Advanced CPU security techniques are meant to prevent various malware attacks, but sometimes they harm legit benevolent programs. This is what happened to Intel-developed control-flow enforcement technology (CET) that prevented users from launching applications from Microsoft Store on some Windows 10-based systems. To resolve the issue, users need to install the new KB5015020 Windows 10 hotfix.
Intel's CET capability supported by the company's chips starting from 11th Generation Core 'Tiger Lake' CPUs and some of AMD's recent processors was designed to protect against the misuse of legitimate code through control-flow hijacking attacks. The technique has to be supported by software and app developers can use two methods to defend against control-flow hijacking attacks: indirect branch tracking (to defend against jump/call-oriented programming attacks) and shadow stack (to protect against return-oriented programming (ROP) attack).
Apparently, after installing one of the recent Windows 10 updates, the OS starts to engage CET capability against legit applications obtained from Microsoft's own store.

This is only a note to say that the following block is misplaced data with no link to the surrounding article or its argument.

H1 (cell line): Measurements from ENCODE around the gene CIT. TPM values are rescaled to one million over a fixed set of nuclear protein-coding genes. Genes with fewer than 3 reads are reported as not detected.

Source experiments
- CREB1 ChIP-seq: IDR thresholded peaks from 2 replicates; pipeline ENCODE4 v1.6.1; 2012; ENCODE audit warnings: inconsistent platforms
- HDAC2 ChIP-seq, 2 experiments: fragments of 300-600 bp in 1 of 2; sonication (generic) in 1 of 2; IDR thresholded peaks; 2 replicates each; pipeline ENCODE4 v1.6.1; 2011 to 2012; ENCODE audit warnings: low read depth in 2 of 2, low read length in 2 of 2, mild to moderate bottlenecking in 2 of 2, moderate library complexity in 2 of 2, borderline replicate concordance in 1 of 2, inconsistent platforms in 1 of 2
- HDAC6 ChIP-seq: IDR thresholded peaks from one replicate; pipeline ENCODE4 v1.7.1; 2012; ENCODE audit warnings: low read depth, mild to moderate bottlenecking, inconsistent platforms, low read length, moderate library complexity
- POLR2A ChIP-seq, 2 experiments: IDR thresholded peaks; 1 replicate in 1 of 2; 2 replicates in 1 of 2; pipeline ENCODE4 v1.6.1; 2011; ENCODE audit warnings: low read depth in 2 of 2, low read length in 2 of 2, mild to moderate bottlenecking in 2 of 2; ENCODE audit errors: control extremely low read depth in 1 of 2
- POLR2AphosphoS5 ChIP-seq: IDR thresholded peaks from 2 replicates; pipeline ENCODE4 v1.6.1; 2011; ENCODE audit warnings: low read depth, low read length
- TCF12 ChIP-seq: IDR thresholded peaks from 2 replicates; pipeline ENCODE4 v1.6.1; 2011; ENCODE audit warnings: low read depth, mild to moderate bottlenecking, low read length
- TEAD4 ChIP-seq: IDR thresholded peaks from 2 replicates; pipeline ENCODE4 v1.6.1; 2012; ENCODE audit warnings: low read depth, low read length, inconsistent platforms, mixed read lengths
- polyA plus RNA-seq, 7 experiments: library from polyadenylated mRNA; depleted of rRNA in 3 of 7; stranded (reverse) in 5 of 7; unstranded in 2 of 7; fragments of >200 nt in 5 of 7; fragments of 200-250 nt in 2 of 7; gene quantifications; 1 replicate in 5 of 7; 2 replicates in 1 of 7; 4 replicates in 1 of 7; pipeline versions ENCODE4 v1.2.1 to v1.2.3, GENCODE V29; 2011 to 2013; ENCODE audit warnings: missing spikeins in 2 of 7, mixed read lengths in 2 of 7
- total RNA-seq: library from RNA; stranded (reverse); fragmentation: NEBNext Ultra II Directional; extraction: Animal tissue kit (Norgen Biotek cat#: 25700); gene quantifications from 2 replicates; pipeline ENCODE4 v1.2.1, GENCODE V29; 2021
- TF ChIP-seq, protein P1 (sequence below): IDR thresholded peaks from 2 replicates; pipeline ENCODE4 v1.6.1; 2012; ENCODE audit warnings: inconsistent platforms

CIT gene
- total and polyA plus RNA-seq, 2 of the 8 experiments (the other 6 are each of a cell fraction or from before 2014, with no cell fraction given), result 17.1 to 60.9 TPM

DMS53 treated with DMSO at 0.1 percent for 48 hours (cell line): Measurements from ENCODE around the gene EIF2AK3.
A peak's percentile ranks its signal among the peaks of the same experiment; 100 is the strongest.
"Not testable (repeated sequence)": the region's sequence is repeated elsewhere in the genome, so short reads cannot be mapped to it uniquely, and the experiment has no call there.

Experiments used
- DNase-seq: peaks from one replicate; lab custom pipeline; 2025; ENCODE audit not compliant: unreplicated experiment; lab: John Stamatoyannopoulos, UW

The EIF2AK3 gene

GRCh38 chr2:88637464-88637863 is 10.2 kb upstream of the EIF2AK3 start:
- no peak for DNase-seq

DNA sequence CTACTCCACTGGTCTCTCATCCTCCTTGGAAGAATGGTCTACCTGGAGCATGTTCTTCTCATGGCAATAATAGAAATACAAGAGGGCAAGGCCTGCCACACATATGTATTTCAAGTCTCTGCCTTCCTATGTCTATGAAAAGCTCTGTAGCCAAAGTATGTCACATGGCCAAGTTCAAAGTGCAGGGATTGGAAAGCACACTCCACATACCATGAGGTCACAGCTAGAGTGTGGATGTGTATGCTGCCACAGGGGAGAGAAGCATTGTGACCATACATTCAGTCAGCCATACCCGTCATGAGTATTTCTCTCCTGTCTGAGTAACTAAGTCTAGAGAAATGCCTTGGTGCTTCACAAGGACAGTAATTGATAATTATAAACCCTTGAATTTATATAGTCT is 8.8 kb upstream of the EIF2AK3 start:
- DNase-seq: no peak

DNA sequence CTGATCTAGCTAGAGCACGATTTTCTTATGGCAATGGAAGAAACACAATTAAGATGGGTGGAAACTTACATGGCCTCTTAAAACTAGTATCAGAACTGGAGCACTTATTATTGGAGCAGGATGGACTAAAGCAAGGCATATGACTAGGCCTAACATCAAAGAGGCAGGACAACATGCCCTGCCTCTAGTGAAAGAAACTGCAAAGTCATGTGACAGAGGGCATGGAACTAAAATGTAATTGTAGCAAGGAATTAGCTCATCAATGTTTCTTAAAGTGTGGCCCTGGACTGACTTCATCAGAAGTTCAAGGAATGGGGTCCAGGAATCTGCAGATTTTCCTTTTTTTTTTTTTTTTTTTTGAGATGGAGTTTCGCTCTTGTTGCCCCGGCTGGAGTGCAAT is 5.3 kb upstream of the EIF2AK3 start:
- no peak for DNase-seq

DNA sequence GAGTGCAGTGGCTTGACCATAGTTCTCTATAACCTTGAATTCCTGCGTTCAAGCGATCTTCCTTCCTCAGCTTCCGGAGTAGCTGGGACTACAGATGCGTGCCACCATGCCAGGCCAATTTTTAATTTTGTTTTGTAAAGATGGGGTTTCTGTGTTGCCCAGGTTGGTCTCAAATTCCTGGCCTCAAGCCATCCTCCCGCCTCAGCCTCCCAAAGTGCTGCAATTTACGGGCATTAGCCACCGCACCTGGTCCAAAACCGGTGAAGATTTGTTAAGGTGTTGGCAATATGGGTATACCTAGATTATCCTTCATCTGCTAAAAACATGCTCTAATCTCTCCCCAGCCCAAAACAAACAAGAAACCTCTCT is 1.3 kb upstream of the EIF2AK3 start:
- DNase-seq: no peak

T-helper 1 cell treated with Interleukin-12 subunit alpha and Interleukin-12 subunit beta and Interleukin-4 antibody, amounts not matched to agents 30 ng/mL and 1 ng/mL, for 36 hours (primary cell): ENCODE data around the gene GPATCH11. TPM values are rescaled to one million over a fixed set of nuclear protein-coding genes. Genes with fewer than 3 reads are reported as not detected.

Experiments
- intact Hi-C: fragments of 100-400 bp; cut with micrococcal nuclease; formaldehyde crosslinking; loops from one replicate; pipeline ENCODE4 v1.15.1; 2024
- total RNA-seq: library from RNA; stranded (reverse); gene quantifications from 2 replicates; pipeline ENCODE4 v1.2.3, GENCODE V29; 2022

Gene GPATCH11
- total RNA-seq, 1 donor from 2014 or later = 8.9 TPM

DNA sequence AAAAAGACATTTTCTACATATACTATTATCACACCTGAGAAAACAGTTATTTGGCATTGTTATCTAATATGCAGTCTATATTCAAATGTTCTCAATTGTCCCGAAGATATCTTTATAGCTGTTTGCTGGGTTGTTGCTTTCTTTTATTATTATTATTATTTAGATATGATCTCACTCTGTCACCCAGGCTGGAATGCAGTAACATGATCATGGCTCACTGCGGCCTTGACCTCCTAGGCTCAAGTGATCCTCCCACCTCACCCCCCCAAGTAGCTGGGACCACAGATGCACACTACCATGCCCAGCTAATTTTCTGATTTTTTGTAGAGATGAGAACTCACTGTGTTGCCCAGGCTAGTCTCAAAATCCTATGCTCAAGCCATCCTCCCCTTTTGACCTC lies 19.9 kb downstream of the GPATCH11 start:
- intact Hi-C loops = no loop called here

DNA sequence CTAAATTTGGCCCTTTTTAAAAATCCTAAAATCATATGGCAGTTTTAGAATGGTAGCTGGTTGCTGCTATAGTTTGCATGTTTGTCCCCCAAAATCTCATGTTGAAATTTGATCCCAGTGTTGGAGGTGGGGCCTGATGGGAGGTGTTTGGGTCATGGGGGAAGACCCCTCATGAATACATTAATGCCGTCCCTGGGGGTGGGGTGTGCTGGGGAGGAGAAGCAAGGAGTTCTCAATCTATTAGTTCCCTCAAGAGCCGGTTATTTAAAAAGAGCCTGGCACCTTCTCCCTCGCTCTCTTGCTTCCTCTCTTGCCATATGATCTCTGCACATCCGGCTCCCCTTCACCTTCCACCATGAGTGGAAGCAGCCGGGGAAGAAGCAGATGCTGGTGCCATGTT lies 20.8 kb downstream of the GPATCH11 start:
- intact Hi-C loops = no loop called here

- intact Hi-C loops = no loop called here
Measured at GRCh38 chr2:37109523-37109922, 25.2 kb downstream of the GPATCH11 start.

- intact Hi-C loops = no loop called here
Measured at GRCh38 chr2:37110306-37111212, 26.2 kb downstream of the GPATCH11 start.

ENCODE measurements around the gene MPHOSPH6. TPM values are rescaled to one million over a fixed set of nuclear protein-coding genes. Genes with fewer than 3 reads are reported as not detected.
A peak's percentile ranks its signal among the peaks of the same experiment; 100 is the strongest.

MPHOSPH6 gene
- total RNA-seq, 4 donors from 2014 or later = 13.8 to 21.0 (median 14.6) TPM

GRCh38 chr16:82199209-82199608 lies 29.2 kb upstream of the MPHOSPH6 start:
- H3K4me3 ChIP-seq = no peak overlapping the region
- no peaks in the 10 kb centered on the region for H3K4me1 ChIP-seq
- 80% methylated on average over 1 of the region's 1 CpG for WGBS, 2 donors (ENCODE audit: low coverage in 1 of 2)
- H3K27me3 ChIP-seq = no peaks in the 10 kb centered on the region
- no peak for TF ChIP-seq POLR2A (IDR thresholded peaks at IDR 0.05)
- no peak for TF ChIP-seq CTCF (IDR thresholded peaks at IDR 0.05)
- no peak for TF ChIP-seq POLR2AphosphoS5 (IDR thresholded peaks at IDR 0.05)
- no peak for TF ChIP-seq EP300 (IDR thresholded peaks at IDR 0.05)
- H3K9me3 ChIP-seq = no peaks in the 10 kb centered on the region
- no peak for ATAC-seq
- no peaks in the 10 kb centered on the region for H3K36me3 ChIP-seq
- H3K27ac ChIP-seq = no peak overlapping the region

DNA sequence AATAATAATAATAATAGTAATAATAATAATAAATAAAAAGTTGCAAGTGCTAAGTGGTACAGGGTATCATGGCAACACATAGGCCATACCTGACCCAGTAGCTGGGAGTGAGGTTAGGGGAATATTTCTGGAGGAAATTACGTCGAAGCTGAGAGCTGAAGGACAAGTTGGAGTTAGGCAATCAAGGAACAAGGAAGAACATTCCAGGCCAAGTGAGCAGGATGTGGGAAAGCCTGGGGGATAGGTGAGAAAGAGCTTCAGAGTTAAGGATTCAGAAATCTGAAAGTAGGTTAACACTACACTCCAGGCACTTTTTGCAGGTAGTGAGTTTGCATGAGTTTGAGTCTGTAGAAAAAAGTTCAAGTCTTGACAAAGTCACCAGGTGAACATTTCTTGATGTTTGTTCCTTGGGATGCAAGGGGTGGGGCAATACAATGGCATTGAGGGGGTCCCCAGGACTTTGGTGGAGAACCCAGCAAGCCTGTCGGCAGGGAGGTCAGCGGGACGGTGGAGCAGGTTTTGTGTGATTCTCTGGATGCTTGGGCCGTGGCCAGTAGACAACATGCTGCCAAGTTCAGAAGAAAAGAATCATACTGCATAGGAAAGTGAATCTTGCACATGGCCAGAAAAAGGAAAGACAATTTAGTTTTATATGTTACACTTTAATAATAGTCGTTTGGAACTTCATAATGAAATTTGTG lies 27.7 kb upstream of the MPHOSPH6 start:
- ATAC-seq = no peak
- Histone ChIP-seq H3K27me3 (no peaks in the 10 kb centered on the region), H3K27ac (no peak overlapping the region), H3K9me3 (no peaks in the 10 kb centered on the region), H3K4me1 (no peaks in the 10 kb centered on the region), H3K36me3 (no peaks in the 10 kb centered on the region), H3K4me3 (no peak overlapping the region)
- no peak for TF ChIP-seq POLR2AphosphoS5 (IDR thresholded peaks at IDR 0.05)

"After installing KB5011831 or later updates, you might receive an error code: 0xC002001B when attempting to install from the Microsoft Store," a description of the new hotfix by Microsoft reads. "Some Microsoft Store apps might also fail to open. Affected Windows devices use a processor (CPU) which supports Control-flow Enforcement Technology (CET), such as such as 11th Gen and later Intel Core processors or later and certain AMD processors."
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Anton Shilov is a Freelance News Writer at Tom’s Hardware US. Over the past couple of decades, he has covered everything from CPUs and GPUs to supercomputers and from modern process technologies and latest fab tools to high-tech industry trends.